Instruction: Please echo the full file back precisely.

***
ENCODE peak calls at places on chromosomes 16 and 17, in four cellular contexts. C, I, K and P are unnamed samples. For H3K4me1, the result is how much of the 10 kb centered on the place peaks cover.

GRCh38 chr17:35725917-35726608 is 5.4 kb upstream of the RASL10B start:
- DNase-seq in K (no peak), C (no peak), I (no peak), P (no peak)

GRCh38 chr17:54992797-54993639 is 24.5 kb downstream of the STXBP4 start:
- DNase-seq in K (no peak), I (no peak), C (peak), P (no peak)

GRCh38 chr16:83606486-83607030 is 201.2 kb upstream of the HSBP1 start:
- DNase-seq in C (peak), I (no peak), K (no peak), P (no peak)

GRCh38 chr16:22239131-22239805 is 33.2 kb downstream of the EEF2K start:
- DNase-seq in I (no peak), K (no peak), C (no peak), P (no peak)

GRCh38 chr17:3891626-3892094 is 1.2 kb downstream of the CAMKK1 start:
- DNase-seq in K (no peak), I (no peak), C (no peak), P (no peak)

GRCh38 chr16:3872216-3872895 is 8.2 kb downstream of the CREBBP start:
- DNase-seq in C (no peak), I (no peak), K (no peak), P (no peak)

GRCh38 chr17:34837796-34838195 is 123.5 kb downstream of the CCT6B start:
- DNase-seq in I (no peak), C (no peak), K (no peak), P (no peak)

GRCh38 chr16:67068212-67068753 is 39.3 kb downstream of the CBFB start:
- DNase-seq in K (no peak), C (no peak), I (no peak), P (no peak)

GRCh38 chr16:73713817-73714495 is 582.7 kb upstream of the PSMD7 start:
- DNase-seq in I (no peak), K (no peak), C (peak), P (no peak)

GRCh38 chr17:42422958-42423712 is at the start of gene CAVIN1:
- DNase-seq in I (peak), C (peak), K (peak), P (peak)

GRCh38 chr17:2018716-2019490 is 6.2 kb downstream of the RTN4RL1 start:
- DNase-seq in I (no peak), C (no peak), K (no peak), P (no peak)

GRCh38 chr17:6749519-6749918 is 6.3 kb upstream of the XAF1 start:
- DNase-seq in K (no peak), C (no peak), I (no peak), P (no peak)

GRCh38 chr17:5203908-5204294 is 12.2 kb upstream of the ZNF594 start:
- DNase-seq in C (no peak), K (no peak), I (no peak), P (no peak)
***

ENCODE peak calls at places on chromosomes 16 and 17, in four cellular contexts. C, I, K and P are unnamed samples. For H3K4me1, the result is how much of the 10 kb centered on the place peaks cover.

GRCh38 chr17:35725917-35726608 is 5.4 kb upstream of the RASL10B start:
- DNase-seq in K (no peak), C (no peak), I (no peak), P (no peak)

GRCh38 chr17:54992797-54993639 is 24.5 kb downstream of the STXBP4 start:
- DNase-seq in K (no peak), I (no peak), C (peak), P (no peak)

GRCh38 chr16:83606486-83607030 is 201.2 kb upstream of the HSBP1 start:
- DNase-seq in C (peak), I (no peak), K (no peak), P (no peak)

GRCh38 chr16:22239131-22239805 is 33.2 kb downstream of the EEF2K start:
- DNase-seq in I (no peak), K (no peak), C (no peak), P (no peak)

GRCh38 chr17:3891626-3892094 is 1.2 kb downstream of the CAMKK1 start:
- DNase-seq in K (no peak), I (no peak), C (no peak), P (no peak)

GRCh38 chr16:3872216-3872895 is 8.2 kb downstream of the CREBBP start:
- DNase-seq in C (no peak), I (no peak), K (no peak), P (no peak)

GRCh38 chr17:34837796-34838195 is 123.5 kb downstream of the CCT6B start:
- DNase-seq in I (no peak), C (no peak), K (no peak), P (no peak)

GRCh38 chr16:67068212-67068753 is 39.3 kb downstream of the CBFB start:
- DNase-seq in K (no peak), C (no peak), I (no peak), P (no peak)

GRCh38 chr16:73713817-73714495 is 582.7 kb upstream of the PSMD7 start:
- DNase-seq in I (no peak), K (no peak), C (peak), P (no peak)

GRCh38 chr17:42422958-42423712 is at the start of gene CAVIN1:
- DNase-seq in I (peak), C (peak), K (peak), P (peak)

GRCh38 chr17:2018716-2019490 is 6.2 kb downstream of the RTN4RL1 start:
- DNase-seq in I (no peak), C (no peak), K (no peak), P (no peak)

GRCh38 chr17:6749519-6749918 is 6.3 kb upstream of the XAF1 start:
- DNase-seq in K (no peak), C (no peak), I (no peak), P (no peak)

GRCh38 chr17:5203908-5204294 is 12.2 kb upstream of the ZNF594 start:
- DNase-seq in C (no peak), K (no peak), I (no peak), P (no peak)